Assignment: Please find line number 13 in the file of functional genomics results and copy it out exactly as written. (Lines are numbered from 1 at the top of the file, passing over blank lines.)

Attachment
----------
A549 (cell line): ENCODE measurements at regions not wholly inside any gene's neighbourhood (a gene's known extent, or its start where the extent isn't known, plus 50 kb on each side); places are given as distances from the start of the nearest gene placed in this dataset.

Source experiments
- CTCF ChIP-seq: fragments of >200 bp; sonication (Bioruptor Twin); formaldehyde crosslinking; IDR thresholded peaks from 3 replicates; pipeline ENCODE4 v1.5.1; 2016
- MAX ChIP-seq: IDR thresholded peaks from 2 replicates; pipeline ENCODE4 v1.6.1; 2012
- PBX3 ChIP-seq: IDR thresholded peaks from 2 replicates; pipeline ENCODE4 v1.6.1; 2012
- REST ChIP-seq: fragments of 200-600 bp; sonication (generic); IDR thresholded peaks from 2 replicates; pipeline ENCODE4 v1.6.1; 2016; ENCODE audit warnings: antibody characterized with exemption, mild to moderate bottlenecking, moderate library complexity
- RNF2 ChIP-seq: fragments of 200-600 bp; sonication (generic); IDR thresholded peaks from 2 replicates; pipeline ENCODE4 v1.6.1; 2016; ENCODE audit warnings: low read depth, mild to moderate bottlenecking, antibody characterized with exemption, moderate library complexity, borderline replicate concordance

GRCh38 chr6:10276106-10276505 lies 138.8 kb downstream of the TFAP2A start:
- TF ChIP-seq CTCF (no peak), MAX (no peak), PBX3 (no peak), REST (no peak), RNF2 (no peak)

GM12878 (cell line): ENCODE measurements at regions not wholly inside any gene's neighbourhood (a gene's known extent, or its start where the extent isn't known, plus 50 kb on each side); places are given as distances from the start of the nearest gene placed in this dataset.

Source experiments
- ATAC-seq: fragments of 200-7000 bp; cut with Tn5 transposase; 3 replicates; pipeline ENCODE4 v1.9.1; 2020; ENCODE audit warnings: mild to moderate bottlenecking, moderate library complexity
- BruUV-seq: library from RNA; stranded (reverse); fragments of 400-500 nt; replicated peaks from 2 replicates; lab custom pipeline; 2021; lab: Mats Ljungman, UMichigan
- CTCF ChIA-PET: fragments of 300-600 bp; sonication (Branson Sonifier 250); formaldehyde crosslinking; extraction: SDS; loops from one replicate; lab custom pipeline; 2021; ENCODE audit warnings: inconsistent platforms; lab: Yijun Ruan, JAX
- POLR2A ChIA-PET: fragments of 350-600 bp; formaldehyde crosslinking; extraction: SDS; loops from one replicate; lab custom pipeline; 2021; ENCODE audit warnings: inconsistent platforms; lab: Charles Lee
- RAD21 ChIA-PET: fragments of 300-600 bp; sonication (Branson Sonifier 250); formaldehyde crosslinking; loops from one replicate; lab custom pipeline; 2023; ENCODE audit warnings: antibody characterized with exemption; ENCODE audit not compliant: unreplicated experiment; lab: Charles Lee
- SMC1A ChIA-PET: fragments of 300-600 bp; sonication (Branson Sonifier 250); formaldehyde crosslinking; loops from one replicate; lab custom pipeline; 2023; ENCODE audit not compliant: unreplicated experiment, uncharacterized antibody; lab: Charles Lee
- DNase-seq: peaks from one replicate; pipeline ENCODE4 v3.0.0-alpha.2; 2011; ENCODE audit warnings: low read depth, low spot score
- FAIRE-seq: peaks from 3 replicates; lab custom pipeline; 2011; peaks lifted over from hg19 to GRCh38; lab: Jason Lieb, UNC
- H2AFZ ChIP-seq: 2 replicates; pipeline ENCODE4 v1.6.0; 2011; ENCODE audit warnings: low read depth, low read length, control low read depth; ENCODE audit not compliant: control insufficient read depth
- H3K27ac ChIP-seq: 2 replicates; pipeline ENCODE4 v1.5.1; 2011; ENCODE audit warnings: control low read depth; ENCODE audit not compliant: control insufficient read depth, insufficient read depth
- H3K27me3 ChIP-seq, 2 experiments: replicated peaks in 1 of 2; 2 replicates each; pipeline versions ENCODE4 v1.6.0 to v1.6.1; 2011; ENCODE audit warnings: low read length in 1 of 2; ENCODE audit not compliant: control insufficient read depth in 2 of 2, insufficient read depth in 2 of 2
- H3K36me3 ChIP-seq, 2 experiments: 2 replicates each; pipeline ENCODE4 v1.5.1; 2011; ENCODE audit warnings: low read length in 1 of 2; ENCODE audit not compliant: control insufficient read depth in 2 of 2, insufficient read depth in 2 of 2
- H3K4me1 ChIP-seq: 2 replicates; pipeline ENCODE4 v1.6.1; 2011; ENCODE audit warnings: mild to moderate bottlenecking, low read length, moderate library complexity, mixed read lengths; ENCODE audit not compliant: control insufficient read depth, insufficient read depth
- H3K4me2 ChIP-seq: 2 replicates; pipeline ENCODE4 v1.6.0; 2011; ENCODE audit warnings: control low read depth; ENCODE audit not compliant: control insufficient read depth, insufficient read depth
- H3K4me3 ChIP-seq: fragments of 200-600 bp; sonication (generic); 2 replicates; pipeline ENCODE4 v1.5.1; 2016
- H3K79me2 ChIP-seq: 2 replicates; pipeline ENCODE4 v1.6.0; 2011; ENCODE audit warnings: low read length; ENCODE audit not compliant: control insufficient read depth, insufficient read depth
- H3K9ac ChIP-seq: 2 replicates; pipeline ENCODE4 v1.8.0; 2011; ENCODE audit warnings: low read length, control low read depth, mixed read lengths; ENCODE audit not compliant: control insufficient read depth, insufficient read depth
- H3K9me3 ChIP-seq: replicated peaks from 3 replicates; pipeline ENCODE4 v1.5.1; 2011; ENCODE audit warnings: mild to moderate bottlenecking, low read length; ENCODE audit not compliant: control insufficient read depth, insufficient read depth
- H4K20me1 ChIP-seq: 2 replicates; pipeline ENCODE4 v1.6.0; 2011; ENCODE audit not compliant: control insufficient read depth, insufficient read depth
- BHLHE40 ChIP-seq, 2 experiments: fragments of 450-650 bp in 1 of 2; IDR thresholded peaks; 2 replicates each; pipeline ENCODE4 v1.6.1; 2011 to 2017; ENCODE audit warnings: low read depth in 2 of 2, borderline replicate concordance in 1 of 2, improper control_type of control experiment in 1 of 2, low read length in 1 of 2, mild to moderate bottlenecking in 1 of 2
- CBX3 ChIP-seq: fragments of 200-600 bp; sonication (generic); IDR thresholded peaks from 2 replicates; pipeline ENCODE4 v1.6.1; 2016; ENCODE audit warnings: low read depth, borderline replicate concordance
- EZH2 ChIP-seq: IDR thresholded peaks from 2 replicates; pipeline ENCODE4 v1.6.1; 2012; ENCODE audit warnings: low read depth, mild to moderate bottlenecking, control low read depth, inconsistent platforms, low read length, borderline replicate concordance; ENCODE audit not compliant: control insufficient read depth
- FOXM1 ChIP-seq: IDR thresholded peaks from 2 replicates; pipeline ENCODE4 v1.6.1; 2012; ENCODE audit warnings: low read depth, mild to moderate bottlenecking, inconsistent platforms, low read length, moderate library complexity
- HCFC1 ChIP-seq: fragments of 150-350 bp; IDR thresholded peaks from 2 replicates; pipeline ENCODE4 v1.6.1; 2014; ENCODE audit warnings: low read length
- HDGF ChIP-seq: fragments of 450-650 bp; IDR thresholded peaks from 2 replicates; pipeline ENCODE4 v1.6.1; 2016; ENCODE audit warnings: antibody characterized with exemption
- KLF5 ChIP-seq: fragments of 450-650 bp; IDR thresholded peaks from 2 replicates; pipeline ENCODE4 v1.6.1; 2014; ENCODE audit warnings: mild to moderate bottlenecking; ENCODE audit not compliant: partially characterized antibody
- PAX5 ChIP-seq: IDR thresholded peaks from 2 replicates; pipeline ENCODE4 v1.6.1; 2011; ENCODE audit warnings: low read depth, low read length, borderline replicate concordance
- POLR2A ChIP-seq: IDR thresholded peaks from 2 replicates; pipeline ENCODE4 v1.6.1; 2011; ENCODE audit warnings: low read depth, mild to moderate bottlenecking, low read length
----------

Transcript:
- BruUV-seq: library from RNA; stranded (reverse); fragments of 400-500 nt; replicated peaks from 2 replicates; lab custom pipeline; 2021; lab: Mats Ljungman, UMichigan